Any technical book that reaches its third edition in 10 years is fulfilling a role for the scientific community over an extended period. Thus, the publication of the third edition of Collecting Spatial Data signifies that this monograph is continuing to provide an effective summary of the state of the art of the design of spatial networks.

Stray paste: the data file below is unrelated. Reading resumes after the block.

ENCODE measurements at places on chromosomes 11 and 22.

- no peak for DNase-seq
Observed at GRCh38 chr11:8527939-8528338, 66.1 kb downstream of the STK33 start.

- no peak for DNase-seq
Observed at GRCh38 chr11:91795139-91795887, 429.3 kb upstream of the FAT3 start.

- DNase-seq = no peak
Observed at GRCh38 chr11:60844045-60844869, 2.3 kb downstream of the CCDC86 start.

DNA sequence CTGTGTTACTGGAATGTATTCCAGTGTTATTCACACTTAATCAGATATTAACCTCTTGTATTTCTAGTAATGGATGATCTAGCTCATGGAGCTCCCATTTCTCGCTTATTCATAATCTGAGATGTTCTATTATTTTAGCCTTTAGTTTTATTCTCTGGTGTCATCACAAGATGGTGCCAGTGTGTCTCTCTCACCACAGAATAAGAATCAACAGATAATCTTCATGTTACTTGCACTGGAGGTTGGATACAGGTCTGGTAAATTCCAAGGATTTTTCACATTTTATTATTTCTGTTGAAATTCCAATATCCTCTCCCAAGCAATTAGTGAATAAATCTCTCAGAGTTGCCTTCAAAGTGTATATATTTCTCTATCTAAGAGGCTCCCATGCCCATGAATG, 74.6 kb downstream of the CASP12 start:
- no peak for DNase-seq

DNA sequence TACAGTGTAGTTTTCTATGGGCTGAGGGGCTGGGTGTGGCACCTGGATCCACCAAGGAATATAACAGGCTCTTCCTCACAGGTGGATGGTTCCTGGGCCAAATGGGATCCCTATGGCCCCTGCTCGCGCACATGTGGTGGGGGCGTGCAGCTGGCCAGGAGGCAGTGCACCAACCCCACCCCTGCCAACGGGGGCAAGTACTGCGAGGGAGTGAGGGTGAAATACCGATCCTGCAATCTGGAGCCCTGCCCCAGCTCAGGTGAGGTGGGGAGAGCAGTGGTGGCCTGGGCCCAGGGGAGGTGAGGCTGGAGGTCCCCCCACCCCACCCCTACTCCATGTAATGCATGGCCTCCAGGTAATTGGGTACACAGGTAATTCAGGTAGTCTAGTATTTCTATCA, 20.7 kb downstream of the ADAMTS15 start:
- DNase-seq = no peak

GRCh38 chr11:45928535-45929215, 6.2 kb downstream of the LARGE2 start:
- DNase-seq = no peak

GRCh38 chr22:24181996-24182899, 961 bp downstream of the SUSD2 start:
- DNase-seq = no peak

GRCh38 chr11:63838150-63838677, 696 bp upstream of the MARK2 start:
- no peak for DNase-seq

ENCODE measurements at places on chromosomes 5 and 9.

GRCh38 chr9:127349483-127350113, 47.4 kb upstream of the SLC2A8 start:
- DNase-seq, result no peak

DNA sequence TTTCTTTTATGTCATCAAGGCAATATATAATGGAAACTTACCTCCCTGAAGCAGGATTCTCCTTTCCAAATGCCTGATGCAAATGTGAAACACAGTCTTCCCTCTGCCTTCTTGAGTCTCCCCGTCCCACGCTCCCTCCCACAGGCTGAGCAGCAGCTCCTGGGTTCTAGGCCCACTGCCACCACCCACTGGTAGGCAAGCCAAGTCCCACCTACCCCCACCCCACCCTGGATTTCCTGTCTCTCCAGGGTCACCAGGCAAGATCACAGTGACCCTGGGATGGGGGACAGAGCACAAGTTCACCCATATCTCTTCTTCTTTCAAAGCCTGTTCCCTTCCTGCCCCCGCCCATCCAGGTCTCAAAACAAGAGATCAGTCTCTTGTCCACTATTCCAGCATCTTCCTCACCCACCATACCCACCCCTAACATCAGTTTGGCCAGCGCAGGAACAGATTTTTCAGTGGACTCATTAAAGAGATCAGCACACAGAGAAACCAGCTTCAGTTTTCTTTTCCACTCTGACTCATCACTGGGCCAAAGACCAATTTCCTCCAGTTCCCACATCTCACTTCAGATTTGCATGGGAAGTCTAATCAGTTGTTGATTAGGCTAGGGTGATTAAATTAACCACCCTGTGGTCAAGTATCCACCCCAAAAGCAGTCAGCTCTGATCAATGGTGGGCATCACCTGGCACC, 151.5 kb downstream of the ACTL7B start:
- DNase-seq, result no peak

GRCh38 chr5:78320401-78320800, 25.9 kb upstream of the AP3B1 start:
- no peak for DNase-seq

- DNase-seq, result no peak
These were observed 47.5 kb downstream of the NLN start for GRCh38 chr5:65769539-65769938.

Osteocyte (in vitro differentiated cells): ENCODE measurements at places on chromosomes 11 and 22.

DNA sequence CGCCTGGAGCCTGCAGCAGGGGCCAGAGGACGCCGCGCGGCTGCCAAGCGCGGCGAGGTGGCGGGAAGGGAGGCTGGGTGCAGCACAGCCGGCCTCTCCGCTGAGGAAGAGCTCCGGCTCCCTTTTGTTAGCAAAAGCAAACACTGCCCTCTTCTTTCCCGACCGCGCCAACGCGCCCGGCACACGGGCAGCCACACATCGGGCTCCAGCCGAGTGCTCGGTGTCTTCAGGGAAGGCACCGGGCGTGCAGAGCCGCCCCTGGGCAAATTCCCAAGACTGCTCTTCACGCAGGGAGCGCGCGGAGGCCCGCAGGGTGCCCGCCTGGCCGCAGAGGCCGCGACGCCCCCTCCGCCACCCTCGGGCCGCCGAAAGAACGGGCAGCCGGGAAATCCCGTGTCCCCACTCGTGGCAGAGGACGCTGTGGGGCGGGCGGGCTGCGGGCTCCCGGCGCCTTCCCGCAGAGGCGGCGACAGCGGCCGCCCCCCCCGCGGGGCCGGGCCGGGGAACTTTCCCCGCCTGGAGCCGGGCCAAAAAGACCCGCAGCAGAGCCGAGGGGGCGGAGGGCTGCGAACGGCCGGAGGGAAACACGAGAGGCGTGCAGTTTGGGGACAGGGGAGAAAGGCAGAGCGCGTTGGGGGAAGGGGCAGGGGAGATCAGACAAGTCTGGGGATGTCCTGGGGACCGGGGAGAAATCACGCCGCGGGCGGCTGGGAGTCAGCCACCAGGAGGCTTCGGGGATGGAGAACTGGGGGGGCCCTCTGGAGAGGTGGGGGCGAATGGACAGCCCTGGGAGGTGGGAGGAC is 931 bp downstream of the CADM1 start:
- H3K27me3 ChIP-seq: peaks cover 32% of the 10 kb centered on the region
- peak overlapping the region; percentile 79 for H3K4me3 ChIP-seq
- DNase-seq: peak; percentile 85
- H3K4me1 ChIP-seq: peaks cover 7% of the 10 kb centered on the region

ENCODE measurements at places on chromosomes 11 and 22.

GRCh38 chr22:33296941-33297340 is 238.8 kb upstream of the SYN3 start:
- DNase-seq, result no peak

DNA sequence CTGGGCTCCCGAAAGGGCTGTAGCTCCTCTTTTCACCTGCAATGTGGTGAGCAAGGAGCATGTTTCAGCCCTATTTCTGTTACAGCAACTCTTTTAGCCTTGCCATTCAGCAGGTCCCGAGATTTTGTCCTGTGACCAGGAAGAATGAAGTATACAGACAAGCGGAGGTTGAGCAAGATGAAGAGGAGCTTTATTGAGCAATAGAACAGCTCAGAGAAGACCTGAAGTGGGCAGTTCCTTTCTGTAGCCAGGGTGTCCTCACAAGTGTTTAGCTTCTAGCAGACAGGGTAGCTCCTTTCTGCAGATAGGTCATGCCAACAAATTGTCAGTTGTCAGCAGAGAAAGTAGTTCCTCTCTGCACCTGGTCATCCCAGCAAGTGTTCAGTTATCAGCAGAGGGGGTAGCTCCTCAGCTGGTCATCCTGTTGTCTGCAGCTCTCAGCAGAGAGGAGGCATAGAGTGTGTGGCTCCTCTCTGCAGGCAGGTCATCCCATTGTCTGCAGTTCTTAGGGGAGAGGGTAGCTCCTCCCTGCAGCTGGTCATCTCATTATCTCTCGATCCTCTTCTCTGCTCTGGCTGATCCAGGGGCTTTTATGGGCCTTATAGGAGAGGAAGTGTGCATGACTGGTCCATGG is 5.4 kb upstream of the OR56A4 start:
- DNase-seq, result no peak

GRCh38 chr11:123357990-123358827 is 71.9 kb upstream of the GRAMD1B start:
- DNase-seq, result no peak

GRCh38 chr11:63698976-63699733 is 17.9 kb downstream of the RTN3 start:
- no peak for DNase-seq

Measuring of spatially varying quantities, such as geological strata or daily rainfall, is a critical problem both for research and for the operation of a modern society. To monitor the state of the environment, manage our use of the environment, and set future policies for the environment, we need to know the spatial and temporal distribution of a wide range of variables on land, in the ocean, and in the atmosphere. At the same time that communities are keen to gather information about the environment, they are also reluctant to spend a lot of money on such apparently mundane activities. Thus, efficiency is invariably a key factor in designing a spatial network for such monitoring.